The United Nations Fourth World Conference on Women was held in Beijing, China during September 1995. The conference, which called for gender equality, development, and peace, grew out of the international women’s movement and marked the end of the official United Nations decade of Women. For women like May Chen, Vice President of the Union of Needletrades, Industrial, and Textile Employees (UNITE), the conference was an opportunity to share their activist experiences and learn about issues confronting women around the world, including political and domestic violence against women and families, economic and cultural marginalization, and unfair labor practices. Chen, a long-time activist in the Asian-American community, relished the opportunity to meet and learn from well-prepared women who insisted that women’s rights – and worker’s rights – were human rights.Listen to Audio:
JACKSON: What was your particular interest in going to Beijing?
CHEN: Well I really went partly as a personal exploration and partly because since I graduated from college, many years ago, I’ve seen steady changes and have fought and worked, you could say, for the causes of women and women workers. And I went with a group of friends who were garment workers and who are fairly long-time immigrants to the United States. So it was partly out of going with this group of friends who were all women and were active in CLUW and other women’s issues. And also as a Chinese American I had never been to China. And so I looked at this as an opportunity to explore my roots a little bit. My father grew up somewhere around Beijing but came here in the 30s so he spent most of his life now in the United States, so this was an exploration of that type.
It was really fascinating. The themes of the conference were equality, development, and peace. And I think that in each of our own ways we have brought our experiences and how we are dealing with these themes in our own countries into this conference. And I think for the women that I went with who are immigrants to the United States, we met and spoke with a lot of migrant women who’ve migrated all over the world and their working experiences in their various countries. In the garment workshop I think we also were able to share the fact that many of the companies are global companies and many of the women in different countries are essentially working for the same employers. But I think what was really amazing was that there was an atmosphere that allowed for this kind of exchange. Even when we had differences of opinion, it was not really hostile you know or whatever, it was just an incredible atmosphere where very different cultures and opinions were being shared. One thing that came out quite amazingly is that there seems to be a big gap between laws and labor laws in certain countries and the actual practice and that really came out across the board, whether it was in the United States, you know, in our garment worker members or the countries of Asia and very undeveloped countries. And so we shared a lot of that information. And the importance of unions was very underscored. There was a lot of discussion on the current trend of economic tightening and also political and religious conservatism, both in the plenaries and I think throughout the meetings. Because they have a really extreme impact on women, whether they’re in the so-called First World countries or in the less developed countries. A lot of women in the, say in the Middle East who, you know, had shed their veils and all this before now are being told they have to put them back on. And then in the economic sector, women are being marginalized. They’re being shoved into part-time jobs that have no benefits and just economically very pressed. And then, of course, related to that is the cuts of family benefits, whether they be schools or things that women workers typically have to concern ourselves with.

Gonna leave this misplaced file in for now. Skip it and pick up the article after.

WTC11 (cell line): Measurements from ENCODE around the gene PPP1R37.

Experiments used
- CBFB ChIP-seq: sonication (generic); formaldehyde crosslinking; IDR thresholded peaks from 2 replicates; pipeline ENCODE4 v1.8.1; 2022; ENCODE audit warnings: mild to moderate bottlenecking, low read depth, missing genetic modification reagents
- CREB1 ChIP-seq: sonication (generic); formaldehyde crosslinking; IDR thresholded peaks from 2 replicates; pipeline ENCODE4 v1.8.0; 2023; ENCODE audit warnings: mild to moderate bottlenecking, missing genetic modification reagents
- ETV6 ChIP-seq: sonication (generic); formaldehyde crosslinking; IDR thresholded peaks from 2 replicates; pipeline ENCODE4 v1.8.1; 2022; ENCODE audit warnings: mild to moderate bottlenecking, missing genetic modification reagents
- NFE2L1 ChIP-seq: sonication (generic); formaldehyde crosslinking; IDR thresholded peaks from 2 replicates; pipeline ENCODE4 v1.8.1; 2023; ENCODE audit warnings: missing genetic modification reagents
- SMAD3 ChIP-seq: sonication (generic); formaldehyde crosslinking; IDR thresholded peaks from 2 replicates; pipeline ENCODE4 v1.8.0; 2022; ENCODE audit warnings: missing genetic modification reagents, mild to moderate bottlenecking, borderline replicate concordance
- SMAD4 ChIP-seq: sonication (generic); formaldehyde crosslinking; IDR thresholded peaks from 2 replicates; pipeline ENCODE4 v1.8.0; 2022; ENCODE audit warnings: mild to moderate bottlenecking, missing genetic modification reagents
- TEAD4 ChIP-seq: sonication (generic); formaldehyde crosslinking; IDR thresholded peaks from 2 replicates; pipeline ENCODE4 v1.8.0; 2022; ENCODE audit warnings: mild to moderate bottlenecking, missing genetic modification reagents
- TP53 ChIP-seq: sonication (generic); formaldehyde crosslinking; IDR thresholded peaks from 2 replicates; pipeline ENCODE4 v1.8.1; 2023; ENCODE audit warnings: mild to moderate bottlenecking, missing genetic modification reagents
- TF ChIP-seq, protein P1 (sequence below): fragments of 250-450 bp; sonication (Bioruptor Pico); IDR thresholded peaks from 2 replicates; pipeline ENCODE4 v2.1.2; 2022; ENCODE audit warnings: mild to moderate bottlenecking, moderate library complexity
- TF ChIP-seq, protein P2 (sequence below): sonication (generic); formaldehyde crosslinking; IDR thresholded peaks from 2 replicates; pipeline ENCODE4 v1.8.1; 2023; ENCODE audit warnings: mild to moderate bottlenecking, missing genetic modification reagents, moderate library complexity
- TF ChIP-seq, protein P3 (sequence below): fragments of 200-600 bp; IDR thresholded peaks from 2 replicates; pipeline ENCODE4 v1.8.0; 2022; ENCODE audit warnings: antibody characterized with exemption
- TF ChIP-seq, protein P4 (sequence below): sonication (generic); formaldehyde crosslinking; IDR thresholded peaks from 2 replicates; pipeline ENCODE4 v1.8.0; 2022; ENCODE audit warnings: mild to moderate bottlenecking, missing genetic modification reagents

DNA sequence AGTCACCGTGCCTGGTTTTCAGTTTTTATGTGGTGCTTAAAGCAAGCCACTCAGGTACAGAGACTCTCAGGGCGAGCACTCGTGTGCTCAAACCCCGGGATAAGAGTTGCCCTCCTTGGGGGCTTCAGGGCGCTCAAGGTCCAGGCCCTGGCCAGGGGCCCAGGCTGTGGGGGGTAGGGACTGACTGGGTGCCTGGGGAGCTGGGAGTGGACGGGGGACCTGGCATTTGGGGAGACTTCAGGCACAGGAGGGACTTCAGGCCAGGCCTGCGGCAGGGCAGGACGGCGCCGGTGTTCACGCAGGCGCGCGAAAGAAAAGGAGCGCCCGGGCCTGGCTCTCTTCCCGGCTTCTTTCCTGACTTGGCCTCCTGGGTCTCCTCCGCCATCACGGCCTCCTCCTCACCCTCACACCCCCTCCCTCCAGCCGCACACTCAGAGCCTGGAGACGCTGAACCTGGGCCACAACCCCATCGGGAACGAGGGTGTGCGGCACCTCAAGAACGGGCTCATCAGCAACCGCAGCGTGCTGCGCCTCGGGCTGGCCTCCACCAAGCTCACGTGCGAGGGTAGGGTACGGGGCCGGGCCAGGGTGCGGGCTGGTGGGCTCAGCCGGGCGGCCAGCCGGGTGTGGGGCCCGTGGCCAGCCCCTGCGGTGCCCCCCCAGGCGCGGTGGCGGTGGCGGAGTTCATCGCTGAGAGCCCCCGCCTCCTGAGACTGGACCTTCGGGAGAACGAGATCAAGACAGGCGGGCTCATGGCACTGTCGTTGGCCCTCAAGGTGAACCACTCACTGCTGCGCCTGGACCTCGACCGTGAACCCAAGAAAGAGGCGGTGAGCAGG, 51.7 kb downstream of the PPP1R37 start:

What was really impressive to me and also the women I went with was the seriousness of these women from other countries and how much they knew about the inter-mone—, the International Monetary Fund, World Bank and all those. We went, you know, really as I said originally, as a kind of a personal exploration as a learning experience and we learned so much from these other women because they went, especially the delegations went very well prepared. They did a lot of homework. They made very substantive presentations about their countries. And it was just so impressive. I mean it made you very proud to be a woman, that you know, women could rule the world.
One of the rallying cries of this conference that I found very interesting is that they made a big point the women’s rights are human rights, human rights are women’s rights because also the human rights movement has been very male dominated and is perceived as just a political movement. So the women’s questions ranging from battery in the home to violence and wars and so on was really brought up to that level in this cry that women’s rights are human rights. So I would draw the parallel to workers‘ rights too, because all women are workers, even the ones who stay home, you have to work in the home. And I think the meeting of the women’s rights movement and the workers’ rights movement has to be much closer, because they’re very inter-related and integrated. And I think I learned that from Beijing and we have to push forward and make sure the workers' right movement really incorporates the demands and needs of women and families.
Source: Interviewed by Janine Jackson, 1995
Courtesy Labor at the Crossroads